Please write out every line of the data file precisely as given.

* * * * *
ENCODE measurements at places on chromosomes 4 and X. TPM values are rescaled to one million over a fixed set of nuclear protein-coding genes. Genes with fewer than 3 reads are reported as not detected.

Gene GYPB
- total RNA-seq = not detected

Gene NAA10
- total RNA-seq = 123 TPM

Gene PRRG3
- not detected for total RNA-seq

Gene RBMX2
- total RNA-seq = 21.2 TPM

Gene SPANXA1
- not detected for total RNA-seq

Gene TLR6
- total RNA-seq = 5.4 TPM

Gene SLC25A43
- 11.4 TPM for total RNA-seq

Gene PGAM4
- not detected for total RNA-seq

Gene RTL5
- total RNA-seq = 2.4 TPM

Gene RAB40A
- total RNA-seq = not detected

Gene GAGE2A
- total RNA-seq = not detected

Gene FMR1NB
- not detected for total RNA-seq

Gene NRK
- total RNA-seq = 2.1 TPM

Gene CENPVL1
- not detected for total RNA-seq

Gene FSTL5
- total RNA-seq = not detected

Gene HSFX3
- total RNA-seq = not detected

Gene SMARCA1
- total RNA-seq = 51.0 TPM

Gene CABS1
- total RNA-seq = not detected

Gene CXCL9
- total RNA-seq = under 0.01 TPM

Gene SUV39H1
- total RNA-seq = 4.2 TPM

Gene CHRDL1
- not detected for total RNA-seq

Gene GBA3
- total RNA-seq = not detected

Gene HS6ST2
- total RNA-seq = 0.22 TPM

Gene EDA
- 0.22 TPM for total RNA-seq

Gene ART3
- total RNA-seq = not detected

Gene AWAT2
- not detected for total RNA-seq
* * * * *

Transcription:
ENCODE measurements at places on chromosomes 4 and X. TPM values are rescaled to one million over a fixed set of nuclear protein-coding genes. Genes with fewer than 3 reads are reported as not detected.

Gene GYPB
- total RNA-seq = not detected

Gene NAA10
- total RNA-seq = 123 TPM

Gene PRRG3
- not detected for total RNA-seq

Gene RBMX2
- total RNA-seq = 21.2 TPM

Gene SPANXA1
- not detected for total RNA-seq

Gene TLR6
- total RNA-seq = 5.4 TPM

Gene SLC25A43
- 11.4 TPM for total RNA-seq

Gene PGAM4
- not detected for total RNA-seq

Gene RTL5
- total RNA-seq = 2.4 TPM

Gene RAB40A
- total RNA-seq = not detected

Gene GAGE2A
- total RNA-seq = not detected

Gene FMR1NB
- not detected for total RNA-seq

Gene NRK
- total RNA-seq = 2.1 TPM

Gene CENPVL1
- not detected for total RNA-seq

Gene FSTL5
- total RNA-seq = not detected

Gene HSFX3
- total RNA-seq = not detected

Gene SMARCA1
- total RNA-seq = 51.0 TPM

Gene CABS1
- total RNA-seq = not detected

Gene CXCL9
- total RNA-seq = under 0.01 TPM

Gene SUV39H1
- total RNA-seq = 4.2 TPM

Gene CHRDL1
- not detected for total RNA-seq

Gene GBA3
- total RNA-seq = not detected

Gene HS6ST2
- total RNA-seq = 0.22 TPM

Gene EDA
- 0.22 TPM for total RNA-seq

Gene ART3
- total RNA-seq = not detected

Gene AWAT2
- not detected for total RNA-seq